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Palacio Juan Vázquez de Molina
Palacio Juan Vázquez de Molina

Vázquez de Molina palace is one of the most emblematic works of architecture in Úbeda. It mixes history and legend; politics and religion. The building is popularly known as “Las Cadenas” or “The Chains” thanks to the chains situated on its facade. On the facade we can also see a good deal of graffiti from the time of its construction, known as “vítores” (cheers), which reference commemorative events, people, or social criticisms.

The palace was erected in the 16th century under the direction of Andrés de Vandelvira. It was to be occupied by Juan Vázquez de Molina, a man trusted by kings Carlos V and Felipe II. However, he never got to live here and the palace was remodelled in order to be converted into a convent of Dominican nuns. A famous legend dating from this time tells of one night when an abandoned new-born appeared at the doors of the convent. Moved, the Sisters decided to take the baby in, but as it was forbidden to accept men, they dressed and raised him as if he were a maiden. However, after the death of the Sisters who had protected him, his masculinity was discovered and he was expelled and moved to the nearby town of Sabiote where he died shortly after, grief-stricken.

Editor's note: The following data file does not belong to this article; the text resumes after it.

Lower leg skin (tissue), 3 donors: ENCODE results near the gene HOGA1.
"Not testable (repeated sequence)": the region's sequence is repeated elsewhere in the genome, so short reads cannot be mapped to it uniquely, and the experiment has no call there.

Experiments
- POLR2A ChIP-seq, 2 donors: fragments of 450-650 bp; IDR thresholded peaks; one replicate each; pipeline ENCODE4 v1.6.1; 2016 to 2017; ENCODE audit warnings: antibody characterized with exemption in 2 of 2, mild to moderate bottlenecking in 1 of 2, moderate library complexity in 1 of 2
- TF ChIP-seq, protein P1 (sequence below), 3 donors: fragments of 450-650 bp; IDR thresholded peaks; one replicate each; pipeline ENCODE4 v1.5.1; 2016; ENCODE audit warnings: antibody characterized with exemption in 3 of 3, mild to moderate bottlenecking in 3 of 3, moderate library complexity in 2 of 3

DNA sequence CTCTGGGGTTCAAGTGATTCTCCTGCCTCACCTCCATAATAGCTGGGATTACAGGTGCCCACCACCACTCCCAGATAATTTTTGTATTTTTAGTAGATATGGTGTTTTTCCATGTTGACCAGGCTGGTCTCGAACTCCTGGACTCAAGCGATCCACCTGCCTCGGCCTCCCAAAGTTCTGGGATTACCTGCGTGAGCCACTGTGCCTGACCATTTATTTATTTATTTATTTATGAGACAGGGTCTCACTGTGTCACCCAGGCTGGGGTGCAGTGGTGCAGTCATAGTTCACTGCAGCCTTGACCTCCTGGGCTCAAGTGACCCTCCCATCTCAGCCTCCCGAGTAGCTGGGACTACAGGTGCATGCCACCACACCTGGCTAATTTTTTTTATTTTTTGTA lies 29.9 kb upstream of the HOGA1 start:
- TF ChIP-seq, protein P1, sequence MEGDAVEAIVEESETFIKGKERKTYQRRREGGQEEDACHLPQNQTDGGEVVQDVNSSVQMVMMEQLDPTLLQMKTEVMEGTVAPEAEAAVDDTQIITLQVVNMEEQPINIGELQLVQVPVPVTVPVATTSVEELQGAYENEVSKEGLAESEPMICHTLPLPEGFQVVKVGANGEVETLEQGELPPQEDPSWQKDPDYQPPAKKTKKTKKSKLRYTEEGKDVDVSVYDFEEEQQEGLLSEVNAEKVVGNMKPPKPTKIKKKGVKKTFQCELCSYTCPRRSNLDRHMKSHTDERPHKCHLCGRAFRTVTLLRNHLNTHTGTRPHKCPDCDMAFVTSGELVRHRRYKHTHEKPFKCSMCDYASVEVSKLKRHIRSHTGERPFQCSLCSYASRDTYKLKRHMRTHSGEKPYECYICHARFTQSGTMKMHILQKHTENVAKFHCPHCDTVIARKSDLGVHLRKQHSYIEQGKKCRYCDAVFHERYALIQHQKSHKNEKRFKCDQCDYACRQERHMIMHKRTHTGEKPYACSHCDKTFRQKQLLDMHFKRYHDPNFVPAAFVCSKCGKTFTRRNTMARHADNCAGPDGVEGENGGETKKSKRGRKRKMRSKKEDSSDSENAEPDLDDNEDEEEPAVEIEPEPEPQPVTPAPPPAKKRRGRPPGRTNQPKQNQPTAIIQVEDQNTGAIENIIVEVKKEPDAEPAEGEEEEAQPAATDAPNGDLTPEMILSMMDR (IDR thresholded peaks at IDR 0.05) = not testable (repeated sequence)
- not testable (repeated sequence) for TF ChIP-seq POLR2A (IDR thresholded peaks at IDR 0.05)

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Contact information
Plaza De Vázquez De Molina 3, 23400 Úbeda, Jaén, Spain
953 750 440